NASA's Orion Test Flight Rescheduled For Friday

News photographers pack up their cameras after a delay in the launch of the Delta IV Heavy rocket carrying the Orion spacecraft was forced due to a last minute technical problem to at the Cape Canaveral Air Force Station in Cape Canaveral, Florida December 4, 2014. NASA said. Scott Audette/Reuters

CAPE CANAVERAL, Fla. (Reuters) - The launch of NASA's deep-space Orion capsule for a test flight around Earth was delayed on Thursday after a last-minute technical problem with its rocket, NASA said.

United Launch Alliance, a partnership of Lockheed Martin <lmt.n> and Boeing <ba.n> that builds and flies the Delta 4 rocket, plans to try again at 7:05 a.m. EST on Friday.

Gusty winds at the seaside spaceport initially postponed the launch for more than an hour Thursday morning.

The countdown was restarted after the weather cleared, but was halted again when two valves on the rocket apparently failed to close about three minutes before liftoff. With the glitch unresolved before the end of Thursday's two-and-a-half hour launch window, Orion's test flight was postponed.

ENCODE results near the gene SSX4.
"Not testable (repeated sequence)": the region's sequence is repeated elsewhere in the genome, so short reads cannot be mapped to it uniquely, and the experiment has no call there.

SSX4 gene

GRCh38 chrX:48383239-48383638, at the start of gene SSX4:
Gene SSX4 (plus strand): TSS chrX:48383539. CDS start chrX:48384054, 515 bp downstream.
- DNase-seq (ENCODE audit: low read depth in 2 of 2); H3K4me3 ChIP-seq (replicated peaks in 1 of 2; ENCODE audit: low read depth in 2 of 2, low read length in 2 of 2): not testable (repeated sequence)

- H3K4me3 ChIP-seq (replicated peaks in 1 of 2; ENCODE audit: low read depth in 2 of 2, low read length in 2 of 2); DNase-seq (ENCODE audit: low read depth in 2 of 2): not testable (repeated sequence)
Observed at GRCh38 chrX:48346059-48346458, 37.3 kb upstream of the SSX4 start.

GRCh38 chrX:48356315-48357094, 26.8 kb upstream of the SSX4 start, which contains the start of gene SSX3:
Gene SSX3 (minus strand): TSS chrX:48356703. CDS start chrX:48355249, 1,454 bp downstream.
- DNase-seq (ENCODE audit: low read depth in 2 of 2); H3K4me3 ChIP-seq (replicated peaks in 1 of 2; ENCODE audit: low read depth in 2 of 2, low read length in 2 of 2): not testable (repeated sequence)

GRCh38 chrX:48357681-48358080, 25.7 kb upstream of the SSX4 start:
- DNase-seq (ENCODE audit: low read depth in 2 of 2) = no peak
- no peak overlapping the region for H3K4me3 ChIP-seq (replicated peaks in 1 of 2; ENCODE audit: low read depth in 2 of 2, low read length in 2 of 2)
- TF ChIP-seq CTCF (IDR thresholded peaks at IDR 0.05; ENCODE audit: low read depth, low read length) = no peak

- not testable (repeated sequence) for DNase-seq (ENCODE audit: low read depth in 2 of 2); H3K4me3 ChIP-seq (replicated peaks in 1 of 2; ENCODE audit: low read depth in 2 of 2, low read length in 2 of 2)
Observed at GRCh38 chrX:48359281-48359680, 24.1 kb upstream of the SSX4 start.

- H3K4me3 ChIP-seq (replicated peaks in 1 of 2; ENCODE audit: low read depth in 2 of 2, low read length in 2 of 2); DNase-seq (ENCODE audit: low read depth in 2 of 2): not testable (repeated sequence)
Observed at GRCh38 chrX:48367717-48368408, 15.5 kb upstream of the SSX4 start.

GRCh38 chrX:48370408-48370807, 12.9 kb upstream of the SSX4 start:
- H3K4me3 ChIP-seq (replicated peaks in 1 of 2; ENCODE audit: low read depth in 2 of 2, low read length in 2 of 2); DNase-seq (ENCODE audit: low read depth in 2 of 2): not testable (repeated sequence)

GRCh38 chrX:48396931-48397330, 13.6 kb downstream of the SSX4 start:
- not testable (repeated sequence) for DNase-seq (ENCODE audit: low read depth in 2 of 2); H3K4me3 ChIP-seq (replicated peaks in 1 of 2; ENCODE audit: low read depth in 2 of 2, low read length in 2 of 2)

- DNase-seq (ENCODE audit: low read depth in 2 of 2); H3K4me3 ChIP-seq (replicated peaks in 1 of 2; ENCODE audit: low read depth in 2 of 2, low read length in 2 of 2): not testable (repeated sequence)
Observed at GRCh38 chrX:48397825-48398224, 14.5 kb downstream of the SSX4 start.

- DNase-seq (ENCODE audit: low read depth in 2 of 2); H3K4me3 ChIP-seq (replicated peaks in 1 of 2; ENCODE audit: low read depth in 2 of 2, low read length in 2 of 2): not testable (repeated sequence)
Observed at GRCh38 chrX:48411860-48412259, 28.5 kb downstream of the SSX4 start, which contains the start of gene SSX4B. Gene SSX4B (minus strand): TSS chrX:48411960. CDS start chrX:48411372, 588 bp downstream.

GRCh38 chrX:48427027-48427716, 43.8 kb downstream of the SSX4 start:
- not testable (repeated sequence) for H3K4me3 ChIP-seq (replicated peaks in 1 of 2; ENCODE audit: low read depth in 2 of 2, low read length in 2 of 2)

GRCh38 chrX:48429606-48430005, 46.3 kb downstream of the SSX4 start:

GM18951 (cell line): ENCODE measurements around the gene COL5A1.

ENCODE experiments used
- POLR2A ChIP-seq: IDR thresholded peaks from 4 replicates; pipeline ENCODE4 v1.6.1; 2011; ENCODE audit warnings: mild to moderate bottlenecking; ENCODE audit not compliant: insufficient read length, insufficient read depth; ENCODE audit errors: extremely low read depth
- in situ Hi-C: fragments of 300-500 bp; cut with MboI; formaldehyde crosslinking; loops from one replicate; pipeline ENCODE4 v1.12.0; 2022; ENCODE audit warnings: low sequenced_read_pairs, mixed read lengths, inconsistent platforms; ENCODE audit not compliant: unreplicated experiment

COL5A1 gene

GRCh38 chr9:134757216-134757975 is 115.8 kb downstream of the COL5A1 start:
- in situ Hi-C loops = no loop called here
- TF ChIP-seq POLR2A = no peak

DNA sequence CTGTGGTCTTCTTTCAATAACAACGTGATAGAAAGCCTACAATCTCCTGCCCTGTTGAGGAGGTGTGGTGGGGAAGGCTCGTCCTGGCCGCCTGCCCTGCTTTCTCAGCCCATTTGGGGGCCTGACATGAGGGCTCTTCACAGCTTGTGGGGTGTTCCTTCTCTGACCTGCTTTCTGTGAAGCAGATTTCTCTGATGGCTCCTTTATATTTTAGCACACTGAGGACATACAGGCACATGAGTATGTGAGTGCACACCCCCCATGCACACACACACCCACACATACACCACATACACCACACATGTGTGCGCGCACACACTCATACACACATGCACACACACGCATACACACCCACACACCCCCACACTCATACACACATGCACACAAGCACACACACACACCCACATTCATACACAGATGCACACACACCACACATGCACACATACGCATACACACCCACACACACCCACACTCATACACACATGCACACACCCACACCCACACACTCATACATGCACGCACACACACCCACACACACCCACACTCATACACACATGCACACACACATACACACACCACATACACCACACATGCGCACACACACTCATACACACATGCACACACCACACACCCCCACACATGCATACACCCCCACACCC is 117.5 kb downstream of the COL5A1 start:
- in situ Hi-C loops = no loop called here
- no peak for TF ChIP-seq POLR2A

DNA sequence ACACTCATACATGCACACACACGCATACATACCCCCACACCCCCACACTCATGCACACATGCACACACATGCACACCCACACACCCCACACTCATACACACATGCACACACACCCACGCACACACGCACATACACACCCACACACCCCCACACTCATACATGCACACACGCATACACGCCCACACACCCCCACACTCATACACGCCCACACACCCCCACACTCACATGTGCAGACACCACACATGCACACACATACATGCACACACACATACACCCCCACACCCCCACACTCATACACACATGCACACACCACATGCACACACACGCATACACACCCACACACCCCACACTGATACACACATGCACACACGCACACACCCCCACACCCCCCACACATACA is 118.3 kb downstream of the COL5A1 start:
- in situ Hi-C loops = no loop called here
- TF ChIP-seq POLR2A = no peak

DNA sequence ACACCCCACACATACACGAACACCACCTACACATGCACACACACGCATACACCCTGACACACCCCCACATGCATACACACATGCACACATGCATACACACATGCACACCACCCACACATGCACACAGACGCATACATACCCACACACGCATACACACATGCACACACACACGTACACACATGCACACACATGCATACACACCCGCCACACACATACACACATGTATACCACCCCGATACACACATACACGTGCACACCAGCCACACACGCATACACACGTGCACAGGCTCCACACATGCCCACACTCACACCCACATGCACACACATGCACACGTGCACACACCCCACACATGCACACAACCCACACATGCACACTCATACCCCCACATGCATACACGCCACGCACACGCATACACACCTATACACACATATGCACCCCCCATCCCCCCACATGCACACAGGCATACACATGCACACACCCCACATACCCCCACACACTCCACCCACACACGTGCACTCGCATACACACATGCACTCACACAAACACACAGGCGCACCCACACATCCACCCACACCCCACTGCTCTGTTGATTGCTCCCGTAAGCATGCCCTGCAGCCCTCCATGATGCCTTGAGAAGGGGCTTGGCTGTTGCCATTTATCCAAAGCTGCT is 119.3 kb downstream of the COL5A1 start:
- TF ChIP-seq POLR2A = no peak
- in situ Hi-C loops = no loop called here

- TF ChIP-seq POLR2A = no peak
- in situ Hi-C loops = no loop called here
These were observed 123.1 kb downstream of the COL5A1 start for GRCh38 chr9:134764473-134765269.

"Despite the valiant attempts of the launch teams and mission managers … we basically ran out of time in trying to troubleshoot the last of the issues," said NASA launch commentator Michael Curie.

For its orbital debut Orion, which is flying without a crew, is expected to soar as far as 3,600 miles (5,800 km) from Earth so that it can slam back into the atmosphere at a speed of about 20,000 mph (32,000 km/h), giving its heat shield a workout of 4,000 degrees Fahrenheit (2,200 degrees Celsius).

Splashdown in the Pacific Ocean is expected about four-and-a-half hours after launch. Eventually, NASA plans to use Orion capsules to fly astronauts to and from Mars.

NASA already has spent more than $9 billion developing Orion, which will make a second test flight without crew in about four years. A third mission, expected around 2021, will include two astronauts on a flight that will send the capsule into a high orbit around the moon.

Since the end of the Apollo moon program in 1972, the United States and the rest of the space-faring world have flown crews only into orbits that are a few hundred miles from Earth.

"This flight is a big step toward fulfilling a promise we made to the American people when we retired the space shuttle that we are going to take that money and build some incredible vehicles that can do amazing things," said astronaut Rex Walheim.